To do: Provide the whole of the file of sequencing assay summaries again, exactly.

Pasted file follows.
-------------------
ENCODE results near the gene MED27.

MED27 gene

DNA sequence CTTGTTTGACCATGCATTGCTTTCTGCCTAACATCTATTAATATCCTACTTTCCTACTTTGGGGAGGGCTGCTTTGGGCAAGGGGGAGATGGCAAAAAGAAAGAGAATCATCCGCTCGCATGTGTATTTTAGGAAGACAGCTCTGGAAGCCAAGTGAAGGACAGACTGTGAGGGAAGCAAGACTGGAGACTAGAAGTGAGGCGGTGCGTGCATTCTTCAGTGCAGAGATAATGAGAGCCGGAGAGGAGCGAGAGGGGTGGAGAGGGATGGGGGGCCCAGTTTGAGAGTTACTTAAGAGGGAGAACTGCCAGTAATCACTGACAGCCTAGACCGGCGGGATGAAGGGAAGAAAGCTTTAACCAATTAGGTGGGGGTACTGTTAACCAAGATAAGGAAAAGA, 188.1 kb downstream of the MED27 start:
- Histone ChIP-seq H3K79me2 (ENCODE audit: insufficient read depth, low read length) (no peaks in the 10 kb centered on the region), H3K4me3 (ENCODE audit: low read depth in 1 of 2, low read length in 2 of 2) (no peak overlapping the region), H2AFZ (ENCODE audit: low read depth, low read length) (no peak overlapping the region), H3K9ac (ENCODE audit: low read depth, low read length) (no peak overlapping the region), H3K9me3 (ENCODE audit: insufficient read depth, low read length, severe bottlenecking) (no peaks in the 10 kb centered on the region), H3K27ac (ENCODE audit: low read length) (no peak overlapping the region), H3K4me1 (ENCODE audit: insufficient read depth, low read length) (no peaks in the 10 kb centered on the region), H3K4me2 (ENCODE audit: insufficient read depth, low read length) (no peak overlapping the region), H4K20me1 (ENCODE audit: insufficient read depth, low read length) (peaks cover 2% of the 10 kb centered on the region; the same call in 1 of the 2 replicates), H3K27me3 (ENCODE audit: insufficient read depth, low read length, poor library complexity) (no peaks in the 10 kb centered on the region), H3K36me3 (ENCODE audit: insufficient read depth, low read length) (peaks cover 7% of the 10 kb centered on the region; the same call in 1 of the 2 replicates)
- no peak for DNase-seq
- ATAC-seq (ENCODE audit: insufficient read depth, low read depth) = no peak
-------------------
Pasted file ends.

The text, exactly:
ENCODE results near the gene MED27.

MED27 gene

DNA sequence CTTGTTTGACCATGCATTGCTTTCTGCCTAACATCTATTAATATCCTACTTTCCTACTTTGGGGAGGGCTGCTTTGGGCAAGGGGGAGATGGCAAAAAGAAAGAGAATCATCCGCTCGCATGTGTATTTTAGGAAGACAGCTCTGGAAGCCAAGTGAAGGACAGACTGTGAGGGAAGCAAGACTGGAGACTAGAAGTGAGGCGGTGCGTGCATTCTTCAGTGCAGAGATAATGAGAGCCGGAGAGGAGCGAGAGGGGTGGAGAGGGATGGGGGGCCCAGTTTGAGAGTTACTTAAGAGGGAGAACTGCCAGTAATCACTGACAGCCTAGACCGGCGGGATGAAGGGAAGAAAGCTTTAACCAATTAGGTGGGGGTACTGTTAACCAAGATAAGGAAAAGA, 188.1 kb downstream of the MED27 start:
- Histone ChIP-seq H3K79me2 (ENCODE audit: insufficient read depth, low read length) (no peaks in the 10 kb centered on the region), H3K4me3 (ENCODE audit: low read depth in 1 of 2, low read length in 2 of 2) (no peak overlapping the region), H2AFZ (ENCODE audit: low read depth, low read length) (no peak overlapping the region), H3K9ac (ENCODE audit: low read depth, low read length) (no peak overlapping the region), H3K9me3 (ENCODE audit: insufficient read depth, low read length, severe bottlenecking) (no peaks in the 10 kb centered on the region), H3K27ac (ENCODE audit: low read length) (no peak overlapping the region), H3K4me1 (ENCODE audit: insufficient read depth, low read length) (no peaks in the 10 kb centered on the region), H3K4me2 (ENCODE audit: insufficient read depth, low read length) (no peak overlapping the region), H4K20me1 (ENCODE audit: insufficient read depth, low read length) (peaks cover 2% of the 10 kb centered on the region; the same call in 1 of the 2 replicates), H3K27me3 (ENCODE audit: insufficient read depth, low read length, poor library complexity) (no peaks in the 10 kb centered on the region), H3K36me3 (ENCODE audit: insufficient read depth, low read length) (peaks cover 7% of the 10 kb centered on the region; the same call in 1 of the 2 replicates)
- no peak for DNase-seq
- ATAC-seq (ENCODE audit: insufficient read depth, low read depth) = no peak